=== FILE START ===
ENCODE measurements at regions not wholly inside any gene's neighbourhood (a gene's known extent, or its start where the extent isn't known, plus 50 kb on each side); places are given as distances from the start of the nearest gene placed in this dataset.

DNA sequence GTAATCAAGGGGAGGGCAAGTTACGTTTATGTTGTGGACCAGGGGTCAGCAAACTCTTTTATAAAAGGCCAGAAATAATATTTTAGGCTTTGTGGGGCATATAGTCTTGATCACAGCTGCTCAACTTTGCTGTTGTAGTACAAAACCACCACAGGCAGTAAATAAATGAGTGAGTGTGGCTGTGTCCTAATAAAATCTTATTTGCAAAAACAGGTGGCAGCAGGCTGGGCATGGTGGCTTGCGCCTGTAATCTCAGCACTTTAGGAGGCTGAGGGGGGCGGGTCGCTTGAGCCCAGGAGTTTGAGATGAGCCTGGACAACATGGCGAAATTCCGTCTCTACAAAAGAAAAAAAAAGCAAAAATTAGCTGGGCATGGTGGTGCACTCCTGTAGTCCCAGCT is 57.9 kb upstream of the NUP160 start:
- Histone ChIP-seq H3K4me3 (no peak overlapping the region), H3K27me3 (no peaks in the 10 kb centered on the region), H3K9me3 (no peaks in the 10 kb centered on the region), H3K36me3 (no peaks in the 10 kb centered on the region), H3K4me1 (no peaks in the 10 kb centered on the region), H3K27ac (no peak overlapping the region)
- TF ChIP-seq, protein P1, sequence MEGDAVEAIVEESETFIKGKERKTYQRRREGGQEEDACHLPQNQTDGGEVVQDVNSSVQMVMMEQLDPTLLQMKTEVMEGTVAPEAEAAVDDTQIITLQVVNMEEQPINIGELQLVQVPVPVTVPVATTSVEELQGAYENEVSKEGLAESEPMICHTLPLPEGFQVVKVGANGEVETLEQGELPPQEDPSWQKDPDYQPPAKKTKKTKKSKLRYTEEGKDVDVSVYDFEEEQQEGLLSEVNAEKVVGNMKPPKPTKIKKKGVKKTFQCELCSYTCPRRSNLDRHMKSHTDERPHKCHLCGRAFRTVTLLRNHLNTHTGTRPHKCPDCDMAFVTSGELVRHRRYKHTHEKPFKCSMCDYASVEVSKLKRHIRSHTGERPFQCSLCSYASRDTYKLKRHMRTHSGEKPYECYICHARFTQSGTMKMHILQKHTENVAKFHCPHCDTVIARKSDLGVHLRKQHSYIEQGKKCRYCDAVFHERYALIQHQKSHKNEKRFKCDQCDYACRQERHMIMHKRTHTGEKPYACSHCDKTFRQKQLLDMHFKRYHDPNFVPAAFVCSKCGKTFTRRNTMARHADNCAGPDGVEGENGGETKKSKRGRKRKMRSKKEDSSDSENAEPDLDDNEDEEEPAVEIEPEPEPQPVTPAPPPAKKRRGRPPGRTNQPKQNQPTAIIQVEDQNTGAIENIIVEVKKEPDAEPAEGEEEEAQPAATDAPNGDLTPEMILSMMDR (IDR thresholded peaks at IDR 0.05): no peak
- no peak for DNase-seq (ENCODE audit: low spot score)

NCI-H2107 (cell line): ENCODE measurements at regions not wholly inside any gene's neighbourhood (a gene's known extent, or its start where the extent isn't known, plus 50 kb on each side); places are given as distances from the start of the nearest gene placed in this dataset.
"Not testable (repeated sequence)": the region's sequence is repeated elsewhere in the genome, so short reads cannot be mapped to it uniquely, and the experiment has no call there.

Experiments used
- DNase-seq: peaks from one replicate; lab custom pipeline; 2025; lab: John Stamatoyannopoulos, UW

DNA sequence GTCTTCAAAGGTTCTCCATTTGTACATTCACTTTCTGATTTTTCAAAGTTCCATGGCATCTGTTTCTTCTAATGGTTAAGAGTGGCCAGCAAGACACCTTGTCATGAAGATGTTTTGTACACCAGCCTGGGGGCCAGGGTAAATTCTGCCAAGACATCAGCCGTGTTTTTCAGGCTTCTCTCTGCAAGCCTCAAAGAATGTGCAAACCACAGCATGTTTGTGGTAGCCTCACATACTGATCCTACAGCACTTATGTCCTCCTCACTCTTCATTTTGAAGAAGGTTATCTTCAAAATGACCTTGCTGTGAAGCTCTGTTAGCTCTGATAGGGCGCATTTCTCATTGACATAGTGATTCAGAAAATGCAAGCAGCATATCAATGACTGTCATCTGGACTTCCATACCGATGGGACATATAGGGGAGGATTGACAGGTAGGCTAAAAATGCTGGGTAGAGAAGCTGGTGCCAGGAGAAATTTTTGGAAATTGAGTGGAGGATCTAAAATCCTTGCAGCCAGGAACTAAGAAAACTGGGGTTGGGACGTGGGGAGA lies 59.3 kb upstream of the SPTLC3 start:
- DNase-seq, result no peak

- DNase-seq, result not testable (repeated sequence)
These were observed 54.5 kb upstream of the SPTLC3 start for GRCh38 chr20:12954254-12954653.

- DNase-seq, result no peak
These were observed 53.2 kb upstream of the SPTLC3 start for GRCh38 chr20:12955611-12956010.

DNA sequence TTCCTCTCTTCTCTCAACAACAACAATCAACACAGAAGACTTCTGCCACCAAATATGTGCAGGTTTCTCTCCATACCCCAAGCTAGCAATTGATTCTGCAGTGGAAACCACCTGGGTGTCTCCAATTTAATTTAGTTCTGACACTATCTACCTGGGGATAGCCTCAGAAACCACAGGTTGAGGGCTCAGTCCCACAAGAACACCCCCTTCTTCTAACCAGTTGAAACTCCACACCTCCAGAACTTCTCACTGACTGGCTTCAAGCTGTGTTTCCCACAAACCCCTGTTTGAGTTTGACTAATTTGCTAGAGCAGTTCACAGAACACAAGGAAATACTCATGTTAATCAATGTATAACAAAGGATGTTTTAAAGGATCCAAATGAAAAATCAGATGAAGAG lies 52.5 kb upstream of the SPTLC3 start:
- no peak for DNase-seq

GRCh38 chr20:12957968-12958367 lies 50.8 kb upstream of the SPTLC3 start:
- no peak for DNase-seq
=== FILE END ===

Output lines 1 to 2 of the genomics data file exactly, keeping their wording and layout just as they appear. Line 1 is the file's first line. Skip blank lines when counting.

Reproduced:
ENCODE measurements at regions not wholly inside any gene's neighbourhood (a gene's known extent, or its start where the extent isn't known, plus 50 kb on each side); places are given as distances from the start of the nearest gene placed in this dataset.

DNA sequence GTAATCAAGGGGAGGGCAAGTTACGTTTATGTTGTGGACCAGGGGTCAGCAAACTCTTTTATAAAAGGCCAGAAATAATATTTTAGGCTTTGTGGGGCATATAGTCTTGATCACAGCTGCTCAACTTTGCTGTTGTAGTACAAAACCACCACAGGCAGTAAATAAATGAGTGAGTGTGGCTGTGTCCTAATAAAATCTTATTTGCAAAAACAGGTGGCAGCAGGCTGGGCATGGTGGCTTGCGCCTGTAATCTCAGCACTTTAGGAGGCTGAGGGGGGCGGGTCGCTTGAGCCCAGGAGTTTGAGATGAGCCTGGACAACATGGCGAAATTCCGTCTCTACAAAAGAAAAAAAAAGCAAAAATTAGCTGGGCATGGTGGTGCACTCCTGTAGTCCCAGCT is 57.9 kb upstream of the NUP160 start: